VILNIUS - According to a July 23 report released by the international rating agency Standard & Poor's, the outlook on the sovereign debt ratings of Estonia, Latvia and Lithuania remains negative due to the continued risk of a hard landing these economies face.
S&P analyst Eileen Zhang said that the situation in Lithuania was better than in Latvia or Estonia as it is approximately 12-18 months behind in the business cycle compared with its neighbors and hasn't yet reached the overheated stages experienced by the Latvian and Estonian economies. The analyst however warned that the situation could worsen in Lithuania in the future.
Standard & Poor's affirmed Estonia's ratings at A/Negative/A-1 (respectively the long-term credit rating/ economic outlook/ short-term credit rating), Latvia's at BBB+/Negative/A-2, and Lithuania's at A-/Negative/A-2.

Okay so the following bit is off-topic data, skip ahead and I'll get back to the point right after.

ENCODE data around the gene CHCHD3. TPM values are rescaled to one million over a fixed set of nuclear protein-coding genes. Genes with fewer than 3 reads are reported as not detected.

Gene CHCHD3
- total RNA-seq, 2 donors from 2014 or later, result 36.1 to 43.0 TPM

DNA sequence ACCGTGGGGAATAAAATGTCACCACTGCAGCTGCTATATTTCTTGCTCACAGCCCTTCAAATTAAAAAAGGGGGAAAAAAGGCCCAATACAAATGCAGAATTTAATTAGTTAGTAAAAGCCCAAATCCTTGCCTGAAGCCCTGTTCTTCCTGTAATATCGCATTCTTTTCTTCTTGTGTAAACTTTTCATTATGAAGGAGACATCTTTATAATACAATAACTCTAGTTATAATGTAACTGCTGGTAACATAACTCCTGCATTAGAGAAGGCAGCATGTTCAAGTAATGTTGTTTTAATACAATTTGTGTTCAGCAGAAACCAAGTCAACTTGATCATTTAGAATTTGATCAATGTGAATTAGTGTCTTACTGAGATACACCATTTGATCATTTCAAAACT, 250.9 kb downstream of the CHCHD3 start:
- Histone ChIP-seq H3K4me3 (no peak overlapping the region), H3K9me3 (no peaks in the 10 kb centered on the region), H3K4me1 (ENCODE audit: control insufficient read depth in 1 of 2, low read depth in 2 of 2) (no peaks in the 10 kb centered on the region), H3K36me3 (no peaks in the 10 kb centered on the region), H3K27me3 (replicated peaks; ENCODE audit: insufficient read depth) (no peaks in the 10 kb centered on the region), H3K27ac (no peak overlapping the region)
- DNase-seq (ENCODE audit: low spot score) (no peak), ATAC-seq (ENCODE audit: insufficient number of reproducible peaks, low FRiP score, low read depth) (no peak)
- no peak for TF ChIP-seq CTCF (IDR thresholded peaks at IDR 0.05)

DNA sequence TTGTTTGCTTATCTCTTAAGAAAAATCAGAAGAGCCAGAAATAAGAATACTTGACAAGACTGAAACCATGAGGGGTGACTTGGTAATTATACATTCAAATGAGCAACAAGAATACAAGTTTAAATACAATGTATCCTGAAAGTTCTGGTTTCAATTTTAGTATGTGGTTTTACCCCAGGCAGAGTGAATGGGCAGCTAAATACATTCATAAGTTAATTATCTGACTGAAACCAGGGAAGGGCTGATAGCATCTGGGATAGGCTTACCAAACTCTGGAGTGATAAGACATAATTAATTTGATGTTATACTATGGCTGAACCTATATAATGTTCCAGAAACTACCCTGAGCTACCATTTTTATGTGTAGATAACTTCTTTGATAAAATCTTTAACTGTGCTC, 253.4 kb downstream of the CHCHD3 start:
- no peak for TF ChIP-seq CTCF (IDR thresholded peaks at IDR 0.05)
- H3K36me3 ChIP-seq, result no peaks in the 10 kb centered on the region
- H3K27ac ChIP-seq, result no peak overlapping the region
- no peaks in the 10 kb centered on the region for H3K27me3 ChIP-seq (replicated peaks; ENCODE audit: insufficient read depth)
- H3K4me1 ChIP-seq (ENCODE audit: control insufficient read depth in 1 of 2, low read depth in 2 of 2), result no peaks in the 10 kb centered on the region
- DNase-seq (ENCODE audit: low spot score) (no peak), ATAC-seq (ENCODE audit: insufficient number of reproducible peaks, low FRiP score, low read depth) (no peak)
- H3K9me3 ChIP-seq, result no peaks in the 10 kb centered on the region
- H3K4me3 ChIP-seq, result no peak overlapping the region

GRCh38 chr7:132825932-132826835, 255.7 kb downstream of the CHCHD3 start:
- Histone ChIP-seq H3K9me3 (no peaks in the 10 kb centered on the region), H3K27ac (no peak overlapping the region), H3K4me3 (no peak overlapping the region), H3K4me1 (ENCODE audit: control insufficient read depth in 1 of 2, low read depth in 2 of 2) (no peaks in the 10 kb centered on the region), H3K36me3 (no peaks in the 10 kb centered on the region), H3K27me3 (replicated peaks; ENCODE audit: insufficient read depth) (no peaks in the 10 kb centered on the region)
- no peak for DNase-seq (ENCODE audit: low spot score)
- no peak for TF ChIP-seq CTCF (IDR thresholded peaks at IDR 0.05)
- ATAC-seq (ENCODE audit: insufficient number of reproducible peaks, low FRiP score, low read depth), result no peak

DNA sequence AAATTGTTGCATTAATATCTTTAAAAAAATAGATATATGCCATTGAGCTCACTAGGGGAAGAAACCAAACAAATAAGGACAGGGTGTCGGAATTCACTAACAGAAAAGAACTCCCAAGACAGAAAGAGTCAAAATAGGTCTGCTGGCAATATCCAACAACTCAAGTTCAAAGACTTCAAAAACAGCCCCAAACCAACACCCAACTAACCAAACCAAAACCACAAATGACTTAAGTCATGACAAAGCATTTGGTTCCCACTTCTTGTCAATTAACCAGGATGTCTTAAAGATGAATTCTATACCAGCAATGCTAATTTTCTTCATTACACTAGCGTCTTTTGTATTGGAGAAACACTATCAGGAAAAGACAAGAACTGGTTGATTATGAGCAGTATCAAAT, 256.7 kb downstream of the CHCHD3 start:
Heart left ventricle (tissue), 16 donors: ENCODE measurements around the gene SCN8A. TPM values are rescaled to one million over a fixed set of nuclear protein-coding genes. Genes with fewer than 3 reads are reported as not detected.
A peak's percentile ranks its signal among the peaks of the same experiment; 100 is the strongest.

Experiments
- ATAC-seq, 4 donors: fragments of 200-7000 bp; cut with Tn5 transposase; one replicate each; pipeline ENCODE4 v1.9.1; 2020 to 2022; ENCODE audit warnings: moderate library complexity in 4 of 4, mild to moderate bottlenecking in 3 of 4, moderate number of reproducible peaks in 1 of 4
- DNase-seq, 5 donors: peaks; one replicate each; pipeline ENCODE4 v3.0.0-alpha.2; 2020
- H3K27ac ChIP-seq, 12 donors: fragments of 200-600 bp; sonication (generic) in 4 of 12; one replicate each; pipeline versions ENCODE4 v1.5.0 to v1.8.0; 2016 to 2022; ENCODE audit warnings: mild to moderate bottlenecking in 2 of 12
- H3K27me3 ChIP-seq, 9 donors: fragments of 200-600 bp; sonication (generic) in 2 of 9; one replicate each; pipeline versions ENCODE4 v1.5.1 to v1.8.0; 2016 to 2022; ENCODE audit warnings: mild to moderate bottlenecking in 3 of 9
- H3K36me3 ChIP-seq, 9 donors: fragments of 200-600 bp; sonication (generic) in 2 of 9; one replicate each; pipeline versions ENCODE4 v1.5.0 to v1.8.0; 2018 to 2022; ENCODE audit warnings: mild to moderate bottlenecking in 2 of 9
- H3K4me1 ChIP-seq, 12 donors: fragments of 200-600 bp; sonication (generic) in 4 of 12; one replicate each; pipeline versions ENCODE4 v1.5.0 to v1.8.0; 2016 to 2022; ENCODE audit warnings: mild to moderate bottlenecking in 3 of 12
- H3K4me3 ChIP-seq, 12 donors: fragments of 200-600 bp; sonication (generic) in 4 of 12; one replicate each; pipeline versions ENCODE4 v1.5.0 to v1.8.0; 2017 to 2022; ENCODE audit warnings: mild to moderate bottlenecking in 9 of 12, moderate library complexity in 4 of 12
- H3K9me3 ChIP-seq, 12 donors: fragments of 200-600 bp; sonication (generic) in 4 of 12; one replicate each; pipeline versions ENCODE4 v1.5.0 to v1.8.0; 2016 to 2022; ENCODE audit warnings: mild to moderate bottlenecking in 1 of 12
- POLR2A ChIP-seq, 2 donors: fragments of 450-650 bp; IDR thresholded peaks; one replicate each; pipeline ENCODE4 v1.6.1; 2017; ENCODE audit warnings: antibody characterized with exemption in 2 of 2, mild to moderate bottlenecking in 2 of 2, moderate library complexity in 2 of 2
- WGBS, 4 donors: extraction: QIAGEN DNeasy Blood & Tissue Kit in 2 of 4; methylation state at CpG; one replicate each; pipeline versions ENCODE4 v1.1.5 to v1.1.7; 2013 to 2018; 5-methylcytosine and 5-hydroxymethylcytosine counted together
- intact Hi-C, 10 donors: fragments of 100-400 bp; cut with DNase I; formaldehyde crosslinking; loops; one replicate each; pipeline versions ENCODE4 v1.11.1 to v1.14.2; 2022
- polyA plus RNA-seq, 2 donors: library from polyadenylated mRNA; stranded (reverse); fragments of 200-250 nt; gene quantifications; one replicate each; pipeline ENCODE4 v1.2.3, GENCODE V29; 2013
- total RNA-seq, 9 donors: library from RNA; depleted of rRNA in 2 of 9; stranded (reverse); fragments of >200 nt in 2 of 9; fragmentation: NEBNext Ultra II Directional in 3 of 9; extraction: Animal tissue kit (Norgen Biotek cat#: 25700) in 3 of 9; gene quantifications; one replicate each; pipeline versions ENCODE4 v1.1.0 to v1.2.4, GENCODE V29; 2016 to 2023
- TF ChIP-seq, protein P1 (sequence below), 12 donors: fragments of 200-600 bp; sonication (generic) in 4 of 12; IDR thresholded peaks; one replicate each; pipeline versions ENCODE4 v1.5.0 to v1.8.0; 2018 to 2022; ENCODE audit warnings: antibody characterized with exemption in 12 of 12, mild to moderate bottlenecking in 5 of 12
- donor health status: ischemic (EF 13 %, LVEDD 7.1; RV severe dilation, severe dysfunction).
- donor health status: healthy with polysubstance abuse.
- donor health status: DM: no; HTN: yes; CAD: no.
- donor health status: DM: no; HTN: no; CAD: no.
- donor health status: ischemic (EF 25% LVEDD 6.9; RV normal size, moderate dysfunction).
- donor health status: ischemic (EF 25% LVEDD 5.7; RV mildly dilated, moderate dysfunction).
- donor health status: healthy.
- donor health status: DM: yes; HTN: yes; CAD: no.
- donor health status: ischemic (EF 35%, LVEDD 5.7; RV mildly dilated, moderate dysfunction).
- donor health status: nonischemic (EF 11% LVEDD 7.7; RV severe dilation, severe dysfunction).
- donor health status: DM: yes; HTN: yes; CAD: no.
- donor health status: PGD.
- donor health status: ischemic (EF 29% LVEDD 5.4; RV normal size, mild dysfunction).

A sharp economic slowdown could increase unemployment, increase private sector bankruptcies, and significantly worsen the public sector balance sheet, says Zhang though she added that this is not what S&P is expecting.
Toward the end of 2007 the credit-fueled boom in Estonia and Latvia came to an end, the agency says in its re-cap. By the fourth quarter, fixed investment in Estonia was already contracting, a trend that continued into the first quarter of 2008 as residential construction activity dropped. A similar reversal of domestic demand was taking place in Latvia as well.
A hard landing can still be avoided. S&P says that export growth in all three Baltic states remains quite strong, suggesting that producers are enjoying some success at reorienting their focus towards external markets.